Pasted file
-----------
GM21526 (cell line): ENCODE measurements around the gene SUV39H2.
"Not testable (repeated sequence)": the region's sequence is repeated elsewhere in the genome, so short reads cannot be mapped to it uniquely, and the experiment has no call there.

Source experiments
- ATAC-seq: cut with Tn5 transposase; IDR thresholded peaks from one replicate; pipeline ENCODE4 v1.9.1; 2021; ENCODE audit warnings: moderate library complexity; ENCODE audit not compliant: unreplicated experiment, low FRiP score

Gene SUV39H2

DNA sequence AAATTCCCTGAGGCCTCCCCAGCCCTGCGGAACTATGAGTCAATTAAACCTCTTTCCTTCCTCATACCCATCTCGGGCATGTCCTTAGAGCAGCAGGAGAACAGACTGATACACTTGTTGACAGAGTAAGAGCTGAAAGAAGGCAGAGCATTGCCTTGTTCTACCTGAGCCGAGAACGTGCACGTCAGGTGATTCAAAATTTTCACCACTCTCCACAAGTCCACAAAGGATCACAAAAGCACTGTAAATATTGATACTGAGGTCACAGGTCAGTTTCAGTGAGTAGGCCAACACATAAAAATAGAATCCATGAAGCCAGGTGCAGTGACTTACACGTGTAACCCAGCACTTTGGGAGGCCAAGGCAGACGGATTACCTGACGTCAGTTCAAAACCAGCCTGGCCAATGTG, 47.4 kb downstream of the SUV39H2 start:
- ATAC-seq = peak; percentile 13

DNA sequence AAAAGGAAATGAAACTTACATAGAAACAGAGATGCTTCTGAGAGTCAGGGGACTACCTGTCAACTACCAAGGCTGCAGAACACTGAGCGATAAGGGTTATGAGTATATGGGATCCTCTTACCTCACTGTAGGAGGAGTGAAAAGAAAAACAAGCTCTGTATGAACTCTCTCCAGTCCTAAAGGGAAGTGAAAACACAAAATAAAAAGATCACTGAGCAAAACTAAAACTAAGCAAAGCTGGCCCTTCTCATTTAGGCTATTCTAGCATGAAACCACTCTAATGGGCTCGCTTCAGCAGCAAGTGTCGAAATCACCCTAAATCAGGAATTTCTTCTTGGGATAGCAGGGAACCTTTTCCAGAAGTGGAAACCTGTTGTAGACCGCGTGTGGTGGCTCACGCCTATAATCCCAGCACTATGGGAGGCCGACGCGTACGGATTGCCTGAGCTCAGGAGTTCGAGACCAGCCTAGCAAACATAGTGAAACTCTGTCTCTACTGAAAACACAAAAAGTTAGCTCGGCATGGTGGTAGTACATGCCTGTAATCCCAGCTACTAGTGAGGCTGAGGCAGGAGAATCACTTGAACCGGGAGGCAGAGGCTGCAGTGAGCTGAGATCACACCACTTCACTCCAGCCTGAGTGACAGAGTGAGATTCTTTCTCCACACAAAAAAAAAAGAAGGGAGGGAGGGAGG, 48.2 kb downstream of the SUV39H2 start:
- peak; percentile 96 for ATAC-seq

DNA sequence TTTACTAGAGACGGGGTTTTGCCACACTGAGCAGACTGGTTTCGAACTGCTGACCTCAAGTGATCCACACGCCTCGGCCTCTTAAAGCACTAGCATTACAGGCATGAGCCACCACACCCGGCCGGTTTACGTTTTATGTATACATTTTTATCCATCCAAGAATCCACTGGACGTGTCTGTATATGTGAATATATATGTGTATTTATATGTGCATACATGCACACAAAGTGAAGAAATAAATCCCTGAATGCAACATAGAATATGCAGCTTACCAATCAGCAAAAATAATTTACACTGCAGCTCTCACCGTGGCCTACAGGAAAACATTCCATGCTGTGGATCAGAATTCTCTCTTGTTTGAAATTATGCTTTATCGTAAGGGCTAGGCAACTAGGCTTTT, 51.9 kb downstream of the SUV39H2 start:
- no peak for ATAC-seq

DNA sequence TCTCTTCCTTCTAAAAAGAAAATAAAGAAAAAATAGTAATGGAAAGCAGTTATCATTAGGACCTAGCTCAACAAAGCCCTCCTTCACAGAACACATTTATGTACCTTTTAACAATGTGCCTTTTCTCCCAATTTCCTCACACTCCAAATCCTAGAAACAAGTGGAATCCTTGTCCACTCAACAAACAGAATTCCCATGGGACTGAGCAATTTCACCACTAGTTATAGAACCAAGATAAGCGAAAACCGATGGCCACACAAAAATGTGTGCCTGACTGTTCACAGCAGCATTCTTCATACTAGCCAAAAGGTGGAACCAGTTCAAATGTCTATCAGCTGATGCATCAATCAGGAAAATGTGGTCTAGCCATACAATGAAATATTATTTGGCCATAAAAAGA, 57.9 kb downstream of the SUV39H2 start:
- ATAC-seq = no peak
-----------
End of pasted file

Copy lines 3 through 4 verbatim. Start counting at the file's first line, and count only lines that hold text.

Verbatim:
Source experiments
- ATAC-seq: cut with Tn5 transposase; IDR thresholded peaks from one replicate; pipeline ENCODE4 v1.9.1; 2021; ENCODE audit warnings: moderate library complexity; ENCODE audit not compliant: unreplicated experiment, low FRiP score